My impression was that the kiss took place while time was frozen as the rift opened, and was not therefore directly witnessed by the bystanders. There was also an interesting thread on OG about how homosexuality was tolerated in wartime cos of the need for good soldiers above all else - a book was cited, Coming Out Under Fire. Obviously I haven't read it, but its findings were summarised by various posters and make interesting reading. Nonetheless, the apparent social context of the kiss was implausible. I really did think that some odd stuff was happening with time at the, er, time.

Posted by: ((Anonymous))
Posted at: January 10th, 2007 01:18 pm (UTC)

I think the kiss was witnessed by everyone - after all they have stopped dancing and seem to be standing there watching (rather than frozen - but I think I'll need to re-watch the scene). They have ceratinly noticed the two dance with each other, which would probably have sufficed to demonstrate their sexuality in that social context.

I wondered about the consequences, but originally thought there was minmal damage, since our Jack goes back through the rift while the other one is about to die, so neither will be around to face the consequences. I hadn't spotted the problem of the soldiers under his command, which parrot-knight points out, so the suggestion that this knid of thing may have been tolerated among the men offers some consolation.

KT

Posted by: Pellegrina (pellegrina)
Posted at: January 11th, 2007 01:30 pm (UTC)
Italian hobbit

As there was nothing else on telly, I rewatched it three nights in a row and checked out the background, and the bystanders weren't frozen. There is one couple where the man is looking faintly horrified and the woman has an "Aw, bless" look on her face, which I suspected might be a nod to the fangirls!

Posted by: ((Anonymous))
Posted at: January 10th, 2007 01:11 pm (UTC)

"I have a cravat like Bilis's somewhere, and a blue blazer, so there's a career move to consider."

You'll have to work on the dodgy hairstyle and the creepy smile a bit, though ;-)

KT

Posted by: parrot_knight (parrot_knight)
Posted at: January 10th, 2007 11:49 pm (UTC)
parrot

I used the outfit as costume for a play-reading of Henry Fielding's Tom Thumb, where I was an office-holder lusting after the king's daughter. "Huncamunca! Huncamunca! Ohhh..."

Posted by: Penny Paperbrain (pennypaperbrain)
Posted at: January 11th, 2007 01:41 pm (UTC)

I ws just thinking about that while reading on the tube last night. Every time I read the word "hugger mugger" (i.e. not very often in fact) it brings back the mental image of you thrusting your groin at the audience while shouting "Huncamunca! Oh!"

Obviously this was the definitive point of your acting career. It stuck with me because putting you on a stage seemed to shine rather a new light upon you.

Posted by: Dewi Evans (wonderwelsh)
Posted at: January 11th, 2007 12:05 pm (UTC)

"but the episode demanded that Jack Harkness fly into his death confident of and in his own identity; that he was no longer living a lie."

That's exactly the point. I think the ontological plin on which the kiss is to be considered is very ambiguous and deliberately so - it almost seemed like magic realism. The dance certainly took place, but the way that everyone appart from Jack and Jack disappears when the real Jack salutes John Barrowman's Jack certainly implies a degree of fantasy that really pushes home the importance of fantasy and dramatic resolution over mimetic realism. A bit like the end of Spielberg's A.I., one of the reasons the scene is so moving is the sheer impossibility of its ever occurring in the way that it actually does. It's like people who complain about the ending of Jonathan Harvey's 'Beautiful Thing' - it's definitely at one remove from reality, the sentiment far more important than a tangible 'real'.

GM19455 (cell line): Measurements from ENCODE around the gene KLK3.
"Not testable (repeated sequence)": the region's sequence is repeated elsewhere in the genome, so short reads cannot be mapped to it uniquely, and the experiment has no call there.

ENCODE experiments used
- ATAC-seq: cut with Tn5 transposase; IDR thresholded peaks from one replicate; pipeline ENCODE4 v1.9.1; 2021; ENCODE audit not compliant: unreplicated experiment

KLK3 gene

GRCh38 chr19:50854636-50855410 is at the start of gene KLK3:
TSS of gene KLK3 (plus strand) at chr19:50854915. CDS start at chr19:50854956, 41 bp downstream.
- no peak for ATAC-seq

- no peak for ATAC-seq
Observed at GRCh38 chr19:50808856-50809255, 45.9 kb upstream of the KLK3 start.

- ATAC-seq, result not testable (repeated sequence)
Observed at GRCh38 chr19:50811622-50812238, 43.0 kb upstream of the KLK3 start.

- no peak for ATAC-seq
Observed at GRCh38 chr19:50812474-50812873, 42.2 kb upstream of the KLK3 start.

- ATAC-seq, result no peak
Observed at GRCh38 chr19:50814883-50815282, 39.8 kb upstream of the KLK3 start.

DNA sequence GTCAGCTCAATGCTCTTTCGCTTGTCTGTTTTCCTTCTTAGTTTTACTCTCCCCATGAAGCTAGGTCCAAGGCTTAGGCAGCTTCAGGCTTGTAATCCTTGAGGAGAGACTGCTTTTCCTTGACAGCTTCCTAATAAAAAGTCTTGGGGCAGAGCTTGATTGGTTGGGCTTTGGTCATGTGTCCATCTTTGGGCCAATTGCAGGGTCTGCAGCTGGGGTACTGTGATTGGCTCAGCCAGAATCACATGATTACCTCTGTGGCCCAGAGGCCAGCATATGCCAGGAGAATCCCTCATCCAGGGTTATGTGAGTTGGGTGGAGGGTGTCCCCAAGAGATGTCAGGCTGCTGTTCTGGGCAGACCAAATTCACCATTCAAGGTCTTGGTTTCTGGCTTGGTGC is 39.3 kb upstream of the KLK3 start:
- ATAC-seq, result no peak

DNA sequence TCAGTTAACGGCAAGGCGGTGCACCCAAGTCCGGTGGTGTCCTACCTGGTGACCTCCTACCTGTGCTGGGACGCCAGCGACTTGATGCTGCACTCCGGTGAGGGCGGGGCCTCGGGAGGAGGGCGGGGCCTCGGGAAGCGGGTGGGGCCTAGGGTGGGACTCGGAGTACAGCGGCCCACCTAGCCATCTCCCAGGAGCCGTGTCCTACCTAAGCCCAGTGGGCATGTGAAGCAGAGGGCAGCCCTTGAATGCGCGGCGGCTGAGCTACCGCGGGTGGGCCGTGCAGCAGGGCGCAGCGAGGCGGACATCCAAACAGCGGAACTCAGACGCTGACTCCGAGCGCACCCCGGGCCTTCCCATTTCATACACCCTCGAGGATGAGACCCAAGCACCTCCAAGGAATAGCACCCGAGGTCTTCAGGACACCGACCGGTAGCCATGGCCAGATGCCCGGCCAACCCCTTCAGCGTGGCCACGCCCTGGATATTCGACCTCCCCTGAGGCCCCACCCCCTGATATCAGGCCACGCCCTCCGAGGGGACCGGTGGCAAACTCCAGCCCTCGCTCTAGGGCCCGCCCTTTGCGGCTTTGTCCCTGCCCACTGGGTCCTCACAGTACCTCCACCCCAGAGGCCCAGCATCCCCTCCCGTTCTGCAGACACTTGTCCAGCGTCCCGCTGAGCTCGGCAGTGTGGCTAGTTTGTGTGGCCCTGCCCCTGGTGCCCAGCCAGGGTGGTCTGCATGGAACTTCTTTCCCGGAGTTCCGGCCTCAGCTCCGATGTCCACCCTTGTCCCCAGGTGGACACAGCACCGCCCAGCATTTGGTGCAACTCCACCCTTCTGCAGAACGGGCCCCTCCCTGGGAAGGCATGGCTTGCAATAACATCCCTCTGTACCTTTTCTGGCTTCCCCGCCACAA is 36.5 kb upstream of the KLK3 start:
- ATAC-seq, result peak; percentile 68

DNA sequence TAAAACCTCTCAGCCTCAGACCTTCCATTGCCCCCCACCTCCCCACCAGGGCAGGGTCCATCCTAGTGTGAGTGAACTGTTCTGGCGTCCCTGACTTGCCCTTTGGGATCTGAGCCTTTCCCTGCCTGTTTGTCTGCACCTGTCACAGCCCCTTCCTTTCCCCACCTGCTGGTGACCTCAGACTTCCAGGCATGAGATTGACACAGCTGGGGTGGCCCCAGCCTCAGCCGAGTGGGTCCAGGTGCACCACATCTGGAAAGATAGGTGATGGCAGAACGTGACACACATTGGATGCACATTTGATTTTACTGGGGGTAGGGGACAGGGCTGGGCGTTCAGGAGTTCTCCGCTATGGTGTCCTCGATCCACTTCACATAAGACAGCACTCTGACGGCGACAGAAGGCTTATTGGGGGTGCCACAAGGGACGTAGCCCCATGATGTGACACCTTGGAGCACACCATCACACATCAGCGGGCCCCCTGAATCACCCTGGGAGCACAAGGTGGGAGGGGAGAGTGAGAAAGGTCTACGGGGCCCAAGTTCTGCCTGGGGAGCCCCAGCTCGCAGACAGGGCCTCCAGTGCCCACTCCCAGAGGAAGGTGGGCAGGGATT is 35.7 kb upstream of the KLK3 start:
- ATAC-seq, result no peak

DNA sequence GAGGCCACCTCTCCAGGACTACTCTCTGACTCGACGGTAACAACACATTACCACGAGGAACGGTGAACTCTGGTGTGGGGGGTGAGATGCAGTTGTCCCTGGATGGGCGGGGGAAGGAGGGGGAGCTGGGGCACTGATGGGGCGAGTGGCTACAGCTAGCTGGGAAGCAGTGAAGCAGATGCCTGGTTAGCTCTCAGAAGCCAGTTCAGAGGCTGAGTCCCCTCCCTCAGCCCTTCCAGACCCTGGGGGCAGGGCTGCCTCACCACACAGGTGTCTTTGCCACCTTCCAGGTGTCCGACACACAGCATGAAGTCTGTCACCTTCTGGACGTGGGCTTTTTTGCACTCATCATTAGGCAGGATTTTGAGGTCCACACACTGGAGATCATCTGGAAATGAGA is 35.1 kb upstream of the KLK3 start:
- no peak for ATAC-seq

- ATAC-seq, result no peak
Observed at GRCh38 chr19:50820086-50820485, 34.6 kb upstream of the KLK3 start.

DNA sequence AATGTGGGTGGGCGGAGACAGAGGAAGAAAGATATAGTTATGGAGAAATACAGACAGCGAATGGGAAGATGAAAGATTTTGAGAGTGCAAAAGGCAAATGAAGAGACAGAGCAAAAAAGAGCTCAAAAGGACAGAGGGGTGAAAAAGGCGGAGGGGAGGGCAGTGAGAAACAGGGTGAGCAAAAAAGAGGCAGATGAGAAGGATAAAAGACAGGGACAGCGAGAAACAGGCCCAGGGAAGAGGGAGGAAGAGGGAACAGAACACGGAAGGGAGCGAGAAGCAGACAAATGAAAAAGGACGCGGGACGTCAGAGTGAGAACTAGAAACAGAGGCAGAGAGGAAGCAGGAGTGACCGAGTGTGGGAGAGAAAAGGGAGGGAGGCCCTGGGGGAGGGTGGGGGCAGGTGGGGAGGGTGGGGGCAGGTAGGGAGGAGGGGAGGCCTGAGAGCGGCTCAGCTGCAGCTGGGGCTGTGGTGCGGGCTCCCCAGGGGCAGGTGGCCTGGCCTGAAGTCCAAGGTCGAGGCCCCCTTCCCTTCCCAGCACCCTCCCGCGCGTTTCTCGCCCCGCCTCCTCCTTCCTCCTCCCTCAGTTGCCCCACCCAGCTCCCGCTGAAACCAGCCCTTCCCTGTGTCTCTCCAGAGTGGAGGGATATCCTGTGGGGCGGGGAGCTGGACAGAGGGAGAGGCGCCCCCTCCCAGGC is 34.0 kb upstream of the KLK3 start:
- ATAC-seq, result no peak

Posted by: Penny Paperbrain (pennypaperbrain)
Posted at: January 11th, 2007 01:39 pm (UTC)

I definitely found myself concentrating more on the surrounding crowd than Jack n' Jack during the dance and kiss, I have to admit; wondering why they seemed to be looking on with mild interest.

There's kissing a man, and then there's kissing a man who afterwards disappears into a glaring blaze of light. That would probably confuse people sufficiently to prevent OriginalJack from getting lynched in the next 24 hours (after which they would have decided he was a Japanese spy).

The people around weren't looking at the blaze of light, so that does suggest in retrospect that they were in some kind of limbo.

I did think at one point in the episode that TorchwoodJack's actions were going to have changed history so that OriginalJack survived, and that 1.13 would deal with that, but apparently not. They could always pick it up later on, but it's probably best left as is.

Given my subzero opinion of Chris Chibnall, I assumed that Bilis had been set up in 1.12 to be interesting, then chucked down the banality toilet in 1.13. But I would much prefer that we see him again. He's a really magnetic character.

Posted by: Pellegrina (pellegrina)
Posted at: January 11th, 2007 01:52 pm (UTC)
South Park Faral

About the kiss -- I think the fact that it didn't happen in a quiet corridor was part of the poignancy of it, because the Jacks simply ran out of time - it was that or never, and both of them knew it. There is the possibility that it sealed Real Jack's fate, but Our Jack had already totally freaked the poor man out, ambushing him out of nowhere with his "Tonight might be the last night of your life! Snog the girl! Take her home!" doom routine that Real Jack must have felt he was a goner anyway, and possibly that is why he was willing to go for it.

It was still pretty hot ;-) I guess I need me a Captain Jacks icon, but for now Captain Faral will have to do!